Okay, this case is ceratinly bizarre. Or at the very least, way out of the ordinary.
In Strasmich v. Liberty Helicopters, Inc. a New York County trial court decision that is scheduled to appear in tomorrow's edition of the New York Law Journal, the trial court held that a jury could find the defendant was negligent in failing to erect wind barriers or some other protective device in order to prevent personal injuries, like the ones that ultimately occurred in this case, from occurring.
To that end, the trial court held as follows:
"As the operator of the Heliport, it is foreseeable that landing helicopters utilizing the Heliport increase the speed and force of the natural winds in the area, it cannot be said that Air Pegasus has no duty to protect the public in the vicinity of the Heliport from the impact of such winds created by the helicopters. It has been stated, as a general proposition, that "A landowner generally must "exercise reasonable care, with regard to any activities which he carries on, for the protection of those outside of his premises" (In re New York City Asbestos Litigation, 5 NY3d 486, 840 NE2d 115  citing Prosser and Keeton, Torts §57, at 387 [5th ed.]). Therefore, dismissal of plaintiff's claim that Air Pegasus failed to construct a blast fence to avoid such wind gusts, is denied ..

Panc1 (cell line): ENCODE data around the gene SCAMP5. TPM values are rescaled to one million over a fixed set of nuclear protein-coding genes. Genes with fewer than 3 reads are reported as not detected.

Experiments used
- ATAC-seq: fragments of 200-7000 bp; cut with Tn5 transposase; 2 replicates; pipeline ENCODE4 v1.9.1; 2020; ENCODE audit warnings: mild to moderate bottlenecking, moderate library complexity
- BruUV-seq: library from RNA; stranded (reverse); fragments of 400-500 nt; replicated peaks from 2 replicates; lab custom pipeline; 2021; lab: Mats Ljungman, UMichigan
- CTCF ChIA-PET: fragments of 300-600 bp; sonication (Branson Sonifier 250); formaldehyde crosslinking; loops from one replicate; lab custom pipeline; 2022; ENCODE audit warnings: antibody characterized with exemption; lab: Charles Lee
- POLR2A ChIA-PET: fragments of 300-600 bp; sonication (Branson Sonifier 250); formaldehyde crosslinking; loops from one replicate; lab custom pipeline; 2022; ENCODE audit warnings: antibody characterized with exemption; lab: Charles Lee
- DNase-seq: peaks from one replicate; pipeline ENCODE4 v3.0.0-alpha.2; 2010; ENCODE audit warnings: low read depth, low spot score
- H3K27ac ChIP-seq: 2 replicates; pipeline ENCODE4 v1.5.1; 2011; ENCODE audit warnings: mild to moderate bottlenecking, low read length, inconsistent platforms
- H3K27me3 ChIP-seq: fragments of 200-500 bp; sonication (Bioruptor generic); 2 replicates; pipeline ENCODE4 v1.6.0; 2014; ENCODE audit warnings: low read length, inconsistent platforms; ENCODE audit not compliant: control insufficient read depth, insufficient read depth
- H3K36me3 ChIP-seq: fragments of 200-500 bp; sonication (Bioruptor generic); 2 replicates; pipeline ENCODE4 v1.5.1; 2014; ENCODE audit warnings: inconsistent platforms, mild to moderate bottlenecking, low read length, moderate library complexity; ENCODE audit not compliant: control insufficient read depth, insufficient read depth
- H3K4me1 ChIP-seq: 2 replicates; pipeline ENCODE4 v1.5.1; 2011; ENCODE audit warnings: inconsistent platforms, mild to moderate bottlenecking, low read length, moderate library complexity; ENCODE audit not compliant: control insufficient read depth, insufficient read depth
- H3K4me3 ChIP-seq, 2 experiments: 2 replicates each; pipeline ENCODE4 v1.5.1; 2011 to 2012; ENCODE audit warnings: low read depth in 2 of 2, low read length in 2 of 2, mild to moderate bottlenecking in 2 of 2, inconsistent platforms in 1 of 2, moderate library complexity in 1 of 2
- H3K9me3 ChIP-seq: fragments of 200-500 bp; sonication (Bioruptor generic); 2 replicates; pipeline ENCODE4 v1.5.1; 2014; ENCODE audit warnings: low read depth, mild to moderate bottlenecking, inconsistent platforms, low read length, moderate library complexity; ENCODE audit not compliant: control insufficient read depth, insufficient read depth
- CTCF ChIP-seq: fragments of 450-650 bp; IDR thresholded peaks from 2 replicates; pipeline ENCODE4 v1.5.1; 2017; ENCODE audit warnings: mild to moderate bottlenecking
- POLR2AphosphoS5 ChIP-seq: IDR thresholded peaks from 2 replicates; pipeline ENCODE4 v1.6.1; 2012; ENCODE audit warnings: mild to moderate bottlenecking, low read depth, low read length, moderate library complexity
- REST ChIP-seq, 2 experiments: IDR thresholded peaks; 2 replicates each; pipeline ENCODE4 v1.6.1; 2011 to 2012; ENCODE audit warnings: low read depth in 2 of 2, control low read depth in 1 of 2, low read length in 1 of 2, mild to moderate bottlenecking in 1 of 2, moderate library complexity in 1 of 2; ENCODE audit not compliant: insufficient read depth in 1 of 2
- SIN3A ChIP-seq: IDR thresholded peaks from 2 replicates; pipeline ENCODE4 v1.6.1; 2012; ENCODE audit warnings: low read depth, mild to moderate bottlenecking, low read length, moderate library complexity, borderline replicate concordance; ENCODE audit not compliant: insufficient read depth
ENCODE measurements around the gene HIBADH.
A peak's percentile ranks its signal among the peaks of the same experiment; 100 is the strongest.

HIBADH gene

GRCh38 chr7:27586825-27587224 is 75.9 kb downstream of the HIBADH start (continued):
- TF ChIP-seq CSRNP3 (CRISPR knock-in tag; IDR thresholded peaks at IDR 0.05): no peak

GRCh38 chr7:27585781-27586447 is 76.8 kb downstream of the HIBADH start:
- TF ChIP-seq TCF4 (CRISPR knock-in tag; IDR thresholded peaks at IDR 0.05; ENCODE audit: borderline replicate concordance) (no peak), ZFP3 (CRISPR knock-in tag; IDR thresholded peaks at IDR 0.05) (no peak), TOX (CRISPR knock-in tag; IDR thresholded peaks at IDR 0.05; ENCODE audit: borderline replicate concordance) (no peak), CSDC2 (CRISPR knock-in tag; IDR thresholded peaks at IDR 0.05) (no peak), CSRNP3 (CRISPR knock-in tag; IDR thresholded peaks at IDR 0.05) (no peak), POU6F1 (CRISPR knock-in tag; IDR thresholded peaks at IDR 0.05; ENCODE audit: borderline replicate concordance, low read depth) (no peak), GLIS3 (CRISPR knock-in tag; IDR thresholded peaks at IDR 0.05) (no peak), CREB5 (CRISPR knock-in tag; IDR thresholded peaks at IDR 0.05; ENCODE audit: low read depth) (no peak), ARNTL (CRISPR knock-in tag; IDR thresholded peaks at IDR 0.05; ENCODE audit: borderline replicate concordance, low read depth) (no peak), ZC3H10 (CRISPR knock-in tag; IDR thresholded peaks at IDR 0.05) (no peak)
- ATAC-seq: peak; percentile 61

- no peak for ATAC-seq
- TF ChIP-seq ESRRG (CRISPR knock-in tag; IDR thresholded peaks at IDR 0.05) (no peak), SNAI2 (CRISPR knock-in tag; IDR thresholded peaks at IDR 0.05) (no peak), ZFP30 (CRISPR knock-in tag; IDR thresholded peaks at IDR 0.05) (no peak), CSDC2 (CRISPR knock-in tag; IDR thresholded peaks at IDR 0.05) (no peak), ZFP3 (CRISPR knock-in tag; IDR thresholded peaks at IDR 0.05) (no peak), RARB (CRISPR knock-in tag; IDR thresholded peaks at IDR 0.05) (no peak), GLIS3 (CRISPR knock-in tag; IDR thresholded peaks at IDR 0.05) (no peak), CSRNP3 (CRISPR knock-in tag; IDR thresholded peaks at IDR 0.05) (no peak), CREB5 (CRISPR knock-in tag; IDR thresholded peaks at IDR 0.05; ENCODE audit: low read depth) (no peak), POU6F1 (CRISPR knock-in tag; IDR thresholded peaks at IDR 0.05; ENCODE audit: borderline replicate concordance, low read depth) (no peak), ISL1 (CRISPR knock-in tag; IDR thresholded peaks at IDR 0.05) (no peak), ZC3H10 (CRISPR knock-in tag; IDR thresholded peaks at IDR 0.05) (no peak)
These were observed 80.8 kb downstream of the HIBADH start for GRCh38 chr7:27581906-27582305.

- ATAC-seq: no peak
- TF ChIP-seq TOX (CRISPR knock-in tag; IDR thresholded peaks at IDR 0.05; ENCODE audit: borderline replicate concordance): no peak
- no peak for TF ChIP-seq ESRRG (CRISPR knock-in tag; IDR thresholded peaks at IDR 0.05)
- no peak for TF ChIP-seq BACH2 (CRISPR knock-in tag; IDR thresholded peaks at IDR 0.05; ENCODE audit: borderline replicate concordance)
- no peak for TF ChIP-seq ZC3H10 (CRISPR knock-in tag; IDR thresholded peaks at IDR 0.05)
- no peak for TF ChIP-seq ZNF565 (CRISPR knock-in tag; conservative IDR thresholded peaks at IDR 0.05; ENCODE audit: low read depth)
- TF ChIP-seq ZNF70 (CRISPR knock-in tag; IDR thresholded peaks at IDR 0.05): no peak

"[It] cannot be said that there is established clear and undisputed evidence to compel a conclusion, that the strong wind gusts were of an open and obvious nature to the plaintiff herein so as to obviate Air Pegasus's duty to provide proper warnings of same. Therefore, dismissal of such claim is denied."